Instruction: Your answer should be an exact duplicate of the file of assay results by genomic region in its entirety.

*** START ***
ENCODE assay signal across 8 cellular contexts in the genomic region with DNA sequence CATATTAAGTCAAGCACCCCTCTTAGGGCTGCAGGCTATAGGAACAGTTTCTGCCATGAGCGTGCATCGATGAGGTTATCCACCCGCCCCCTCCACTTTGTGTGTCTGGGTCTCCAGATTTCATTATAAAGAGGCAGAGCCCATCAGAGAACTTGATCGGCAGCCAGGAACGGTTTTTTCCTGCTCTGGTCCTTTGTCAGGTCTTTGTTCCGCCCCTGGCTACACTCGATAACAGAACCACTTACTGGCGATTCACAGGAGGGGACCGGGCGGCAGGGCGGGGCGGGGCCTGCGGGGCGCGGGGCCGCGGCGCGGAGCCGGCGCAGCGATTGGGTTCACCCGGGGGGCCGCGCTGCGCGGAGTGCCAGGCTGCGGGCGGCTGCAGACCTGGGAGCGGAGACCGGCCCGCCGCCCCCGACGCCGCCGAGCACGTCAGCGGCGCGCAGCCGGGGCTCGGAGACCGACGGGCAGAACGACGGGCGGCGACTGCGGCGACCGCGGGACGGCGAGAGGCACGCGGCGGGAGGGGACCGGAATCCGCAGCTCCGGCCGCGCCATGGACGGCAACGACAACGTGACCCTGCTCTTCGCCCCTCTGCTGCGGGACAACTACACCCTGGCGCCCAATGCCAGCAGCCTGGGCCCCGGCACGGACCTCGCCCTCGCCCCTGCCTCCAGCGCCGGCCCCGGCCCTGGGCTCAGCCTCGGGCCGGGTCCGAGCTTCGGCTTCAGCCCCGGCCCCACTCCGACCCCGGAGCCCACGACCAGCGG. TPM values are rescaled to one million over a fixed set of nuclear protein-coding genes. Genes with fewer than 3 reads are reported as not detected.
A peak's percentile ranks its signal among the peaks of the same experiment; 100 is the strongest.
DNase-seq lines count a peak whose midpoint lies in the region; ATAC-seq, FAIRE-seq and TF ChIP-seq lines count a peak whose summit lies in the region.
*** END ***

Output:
ENCODE assay signal across 8 cellular contexts in the genomic region with DNA sequence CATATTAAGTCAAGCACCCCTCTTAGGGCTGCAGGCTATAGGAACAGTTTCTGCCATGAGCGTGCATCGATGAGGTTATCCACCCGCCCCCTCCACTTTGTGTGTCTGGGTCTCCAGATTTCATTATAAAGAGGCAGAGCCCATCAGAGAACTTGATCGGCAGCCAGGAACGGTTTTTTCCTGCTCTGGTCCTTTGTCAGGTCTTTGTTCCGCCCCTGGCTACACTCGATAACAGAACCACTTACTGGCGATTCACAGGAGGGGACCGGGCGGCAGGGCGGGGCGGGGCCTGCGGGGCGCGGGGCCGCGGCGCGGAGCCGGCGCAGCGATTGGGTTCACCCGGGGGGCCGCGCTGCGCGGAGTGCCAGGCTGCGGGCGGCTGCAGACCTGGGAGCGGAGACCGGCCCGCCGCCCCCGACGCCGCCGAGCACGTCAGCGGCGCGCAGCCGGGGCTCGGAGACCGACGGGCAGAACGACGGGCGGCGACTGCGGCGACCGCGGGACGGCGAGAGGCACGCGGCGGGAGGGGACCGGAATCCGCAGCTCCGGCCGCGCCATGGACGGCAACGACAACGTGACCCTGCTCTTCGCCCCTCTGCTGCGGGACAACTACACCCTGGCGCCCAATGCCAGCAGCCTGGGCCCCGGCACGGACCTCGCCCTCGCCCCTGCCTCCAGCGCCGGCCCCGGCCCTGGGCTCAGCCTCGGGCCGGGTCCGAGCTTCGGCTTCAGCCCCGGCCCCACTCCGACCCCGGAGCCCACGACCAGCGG. TPM values are rescaled to one million over a fixed set of nuclear protein-coding genes. Genes with fewer than 3 reads are reported as not detected.
A peak's percentile ranks its signal among the peaks of the same experiment; 100 is the strongest.
DNase-seq lines count a peak whose midpoint lies in the region; ATAC-seq, FAIRE-seq and TF ChIP-seq lines count a peak whose summit lies in the region.